I’m fascinated by history, by politics and by economics. I’m a nerd, and like the fact that I enjoy sex, that isn’t something I’m ashamed of. One of the most fascinating aspects of the early 20th century for me is the development of Bohemianism in Britain, and in particular the Bloomsbury Group, consisting of Virginia Woolf, John Maynard Keynes, Lytton Strachey and many others. The Bloomsbury Group influence the world even today. They completely changed how we think about visual art, about class, and about economics. The one thing I wish they’d permanently changed is our attitude to sex. Keynes changed how we approach economics, completely altering our view of the government’s role in society. Woolf changed how we see literature, how we write novels. She challenged the conventional structures and character developments. This group also challenged conventional relationships and sex. There were all sorts of love triangles and hexagons in the Bloomsbury Group and among its associates. Some ended in heartbreak, others didn’t. The point is that they challenged our ideas of absolute monogamy, of social constraints on sex. If their attitudes towards sex and love had permeated wider society in the way their attitudes towards economics, art and literature had, then we wouldn’t be trapped in such a destructive mindset today. We wouldn’t shame sex at every turn, we wouldn’t be attempting to stop young people from having sex, sending sexts, and just experimenting in general. Instead we’d be promoting a safer environment in which people can do this. We would have better sexual health, there wouldn’t be such a high proportion of our population that has never had an STI check, we wouldn’t have one third of HIV positive people not knowing their status. We may never have had the AIDS epidemic if sex had been allowed to exist outside of the shadows.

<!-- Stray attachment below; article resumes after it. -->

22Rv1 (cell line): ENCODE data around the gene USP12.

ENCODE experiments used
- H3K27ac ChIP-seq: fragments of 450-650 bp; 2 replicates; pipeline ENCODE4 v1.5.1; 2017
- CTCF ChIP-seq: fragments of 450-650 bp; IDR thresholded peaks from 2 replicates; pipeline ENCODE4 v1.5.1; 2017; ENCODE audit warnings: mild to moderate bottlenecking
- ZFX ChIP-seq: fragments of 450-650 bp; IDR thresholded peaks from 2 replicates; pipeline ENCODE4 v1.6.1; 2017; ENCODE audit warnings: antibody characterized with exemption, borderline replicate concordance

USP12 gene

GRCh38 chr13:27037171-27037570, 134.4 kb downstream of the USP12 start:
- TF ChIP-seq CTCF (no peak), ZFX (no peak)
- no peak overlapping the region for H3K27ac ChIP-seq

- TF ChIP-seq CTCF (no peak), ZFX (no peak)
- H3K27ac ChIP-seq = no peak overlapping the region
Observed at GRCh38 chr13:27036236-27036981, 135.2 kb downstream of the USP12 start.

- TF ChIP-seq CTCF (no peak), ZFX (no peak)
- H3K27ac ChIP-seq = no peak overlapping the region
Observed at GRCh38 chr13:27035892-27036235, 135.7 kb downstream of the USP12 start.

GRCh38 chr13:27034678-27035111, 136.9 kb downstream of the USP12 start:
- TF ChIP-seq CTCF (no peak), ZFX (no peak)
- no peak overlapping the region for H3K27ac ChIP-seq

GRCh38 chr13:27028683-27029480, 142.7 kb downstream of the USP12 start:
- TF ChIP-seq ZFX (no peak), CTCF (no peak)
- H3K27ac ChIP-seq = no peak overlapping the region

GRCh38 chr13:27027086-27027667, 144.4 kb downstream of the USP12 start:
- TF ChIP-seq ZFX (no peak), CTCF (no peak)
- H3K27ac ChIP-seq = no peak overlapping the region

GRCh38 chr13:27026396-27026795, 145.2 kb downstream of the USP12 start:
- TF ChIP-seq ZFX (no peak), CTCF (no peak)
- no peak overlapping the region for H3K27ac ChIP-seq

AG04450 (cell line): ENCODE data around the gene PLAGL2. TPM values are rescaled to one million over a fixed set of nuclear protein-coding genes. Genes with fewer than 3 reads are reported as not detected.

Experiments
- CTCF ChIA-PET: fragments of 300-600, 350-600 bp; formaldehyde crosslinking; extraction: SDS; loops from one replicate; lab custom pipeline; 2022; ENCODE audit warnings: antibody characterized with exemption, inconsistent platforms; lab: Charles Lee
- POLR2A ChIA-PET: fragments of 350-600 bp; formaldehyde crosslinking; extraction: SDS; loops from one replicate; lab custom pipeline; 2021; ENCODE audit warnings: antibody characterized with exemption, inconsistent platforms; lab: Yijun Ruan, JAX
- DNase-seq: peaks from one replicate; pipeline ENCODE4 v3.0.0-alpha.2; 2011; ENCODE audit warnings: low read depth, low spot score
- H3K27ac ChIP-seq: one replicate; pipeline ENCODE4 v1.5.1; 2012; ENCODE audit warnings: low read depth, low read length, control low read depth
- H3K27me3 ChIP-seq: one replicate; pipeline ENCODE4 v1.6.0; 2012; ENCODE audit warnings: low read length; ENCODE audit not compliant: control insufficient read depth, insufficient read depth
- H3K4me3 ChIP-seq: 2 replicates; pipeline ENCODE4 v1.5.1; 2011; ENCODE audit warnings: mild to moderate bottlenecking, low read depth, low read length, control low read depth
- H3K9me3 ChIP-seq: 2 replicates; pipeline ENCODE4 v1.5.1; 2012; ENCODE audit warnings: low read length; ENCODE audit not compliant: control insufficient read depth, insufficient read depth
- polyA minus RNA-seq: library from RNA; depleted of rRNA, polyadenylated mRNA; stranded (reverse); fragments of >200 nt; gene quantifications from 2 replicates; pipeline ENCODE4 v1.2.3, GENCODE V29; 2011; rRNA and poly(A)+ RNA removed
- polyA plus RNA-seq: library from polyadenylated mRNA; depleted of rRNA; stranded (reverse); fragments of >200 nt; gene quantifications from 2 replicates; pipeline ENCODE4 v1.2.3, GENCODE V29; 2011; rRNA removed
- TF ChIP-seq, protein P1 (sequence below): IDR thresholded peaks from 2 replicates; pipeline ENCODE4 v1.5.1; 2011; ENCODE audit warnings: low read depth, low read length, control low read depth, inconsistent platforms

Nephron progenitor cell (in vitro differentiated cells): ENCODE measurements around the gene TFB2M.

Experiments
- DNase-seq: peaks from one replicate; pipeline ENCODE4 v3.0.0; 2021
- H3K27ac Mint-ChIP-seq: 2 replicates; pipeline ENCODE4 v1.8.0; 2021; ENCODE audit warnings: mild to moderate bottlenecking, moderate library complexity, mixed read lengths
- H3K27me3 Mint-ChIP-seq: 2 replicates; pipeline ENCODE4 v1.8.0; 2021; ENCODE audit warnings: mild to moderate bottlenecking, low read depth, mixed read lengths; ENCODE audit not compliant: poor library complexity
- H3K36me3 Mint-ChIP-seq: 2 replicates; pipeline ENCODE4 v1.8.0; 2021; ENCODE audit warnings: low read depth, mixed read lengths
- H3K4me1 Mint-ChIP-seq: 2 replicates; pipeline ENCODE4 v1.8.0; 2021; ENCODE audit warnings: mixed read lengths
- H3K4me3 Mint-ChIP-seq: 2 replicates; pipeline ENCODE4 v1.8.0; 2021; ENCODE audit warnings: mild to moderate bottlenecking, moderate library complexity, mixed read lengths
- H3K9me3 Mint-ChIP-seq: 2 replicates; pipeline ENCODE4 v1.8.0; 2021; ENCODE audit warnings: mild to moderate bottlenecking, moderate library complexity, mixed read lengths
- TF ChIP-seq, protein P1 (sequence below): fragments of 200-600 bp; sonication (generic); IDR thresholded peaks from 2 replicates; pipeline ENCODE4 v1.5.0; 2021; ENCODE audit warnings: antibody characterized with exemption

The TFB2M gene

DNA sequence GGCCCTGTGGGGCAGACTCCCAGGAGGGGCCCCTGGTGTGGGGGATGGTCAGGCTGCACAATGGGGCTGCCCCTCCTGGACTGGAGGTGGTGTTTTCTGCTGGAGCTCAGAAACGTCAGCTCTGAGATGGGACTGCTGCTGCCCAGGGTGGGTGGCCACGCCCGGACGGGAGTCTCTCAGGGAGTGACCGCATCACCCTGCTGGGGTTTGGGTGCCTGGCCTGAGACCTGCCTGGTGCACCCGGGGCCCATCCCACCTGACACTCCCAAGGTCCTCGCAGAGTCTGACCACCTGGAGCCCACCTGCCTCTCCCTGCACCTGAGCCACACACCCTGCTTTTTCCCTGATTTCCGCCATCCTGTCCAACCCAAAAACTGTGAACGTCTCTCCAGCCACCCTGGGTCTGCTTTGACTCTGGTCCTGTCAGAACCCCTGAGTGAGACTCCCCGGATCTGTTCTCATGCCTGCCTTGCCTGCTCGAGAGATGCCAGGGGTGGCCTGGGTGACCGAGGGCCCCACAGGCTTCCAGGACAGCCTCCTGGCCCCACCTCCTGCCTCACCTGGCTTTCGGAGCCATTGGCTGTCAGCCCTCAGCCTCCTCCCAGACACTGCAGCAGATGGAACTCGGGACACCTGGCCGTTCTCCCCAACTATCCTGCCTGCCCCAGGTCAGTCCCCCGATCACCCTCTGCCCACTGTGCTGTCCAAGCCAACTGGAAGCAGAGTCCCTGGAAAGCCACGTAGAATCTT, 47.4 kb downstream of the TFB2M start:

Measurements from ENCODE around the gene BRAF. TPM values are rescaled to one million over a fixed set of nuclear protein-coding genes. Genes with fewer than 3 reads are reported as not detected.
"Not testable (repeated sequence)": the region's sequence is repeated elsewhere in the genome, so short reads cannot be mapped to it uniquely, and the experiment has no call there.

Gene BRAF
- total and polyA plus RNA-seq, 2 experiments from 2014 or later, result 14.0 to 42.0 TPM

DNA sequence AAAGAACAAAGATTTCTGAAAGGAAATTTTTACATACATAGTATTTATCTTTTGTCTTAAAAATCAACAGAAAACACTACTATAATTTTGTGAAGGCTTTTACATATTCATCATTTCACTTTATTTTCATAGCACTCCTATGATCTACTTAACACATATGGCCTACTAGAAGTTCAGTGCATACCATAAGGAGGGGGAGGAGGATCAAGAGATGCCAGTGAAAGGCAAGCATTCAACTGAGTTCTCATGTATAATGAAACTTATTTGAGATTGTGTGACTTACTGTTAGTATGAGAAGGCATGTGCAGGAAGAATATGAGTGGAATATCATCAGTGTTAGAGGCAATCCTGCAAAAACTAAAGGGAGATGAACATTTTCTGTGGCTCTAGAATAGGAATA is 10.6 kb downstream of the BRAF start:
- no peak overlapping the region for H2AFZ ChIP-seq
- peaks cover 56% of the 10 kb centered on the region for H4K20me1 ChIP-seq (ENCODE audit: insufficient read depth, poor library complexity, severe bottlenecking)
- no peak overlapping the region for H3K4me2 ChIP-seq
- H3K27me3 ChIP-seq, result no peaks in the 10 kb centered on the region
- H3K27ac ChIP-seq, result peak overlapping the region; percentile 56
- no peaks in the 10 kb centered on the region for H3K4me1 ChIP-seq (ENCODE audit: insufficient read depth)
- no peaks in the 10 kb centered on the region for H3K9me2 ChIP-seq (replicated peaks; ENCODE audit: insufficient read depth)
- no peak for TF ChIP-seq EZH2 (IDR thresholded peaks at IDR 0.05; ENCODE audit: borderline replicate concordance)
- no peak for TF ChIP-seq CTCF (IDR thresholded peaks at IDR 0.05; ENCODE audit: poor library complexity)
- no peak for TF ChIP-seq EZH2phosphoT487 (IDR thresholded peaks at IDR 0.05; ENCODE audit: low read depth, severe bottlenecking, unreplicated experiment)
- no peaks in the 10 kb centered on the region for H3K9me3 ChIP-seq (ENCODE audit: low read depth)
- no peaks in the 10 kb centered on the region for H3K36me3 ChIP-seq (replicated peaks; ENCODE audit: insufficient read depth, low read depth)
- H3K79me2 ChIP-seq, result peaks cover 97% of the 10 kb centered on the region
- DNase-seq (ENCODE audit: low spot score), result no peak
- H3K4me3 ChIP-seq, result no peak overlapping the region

Young people have sex, many men enjoy taking dick, women have a sex drive, old people still have relationships just like the rest of us. When people are raped, we shame them. When women seek an abortion, we blame them for having sex in the first place. When someone catches an STI, we similarly blame them. When someone doesn’t have sex or isn’t seen to be in a relationship, we shame them anyway, just like we did for Ted Heath. They’re obviously either gay or pedophiles. We forbid anyone from doing anything outside of what is deemed to be “socially acceptable”, despite the fact that we’re all doing it anyway.

So, as a New Year’s resolution let’s stop shaming sex. Let’s make 2016 a year where LGBT don’t have to hide who they are, where rape victims don’t have to fear being blamed, where we can talk about sex and engage in it in a healthy and safe environment. Sex is a fact of life. We love it. I love it. So let’s finally stop hiding from it.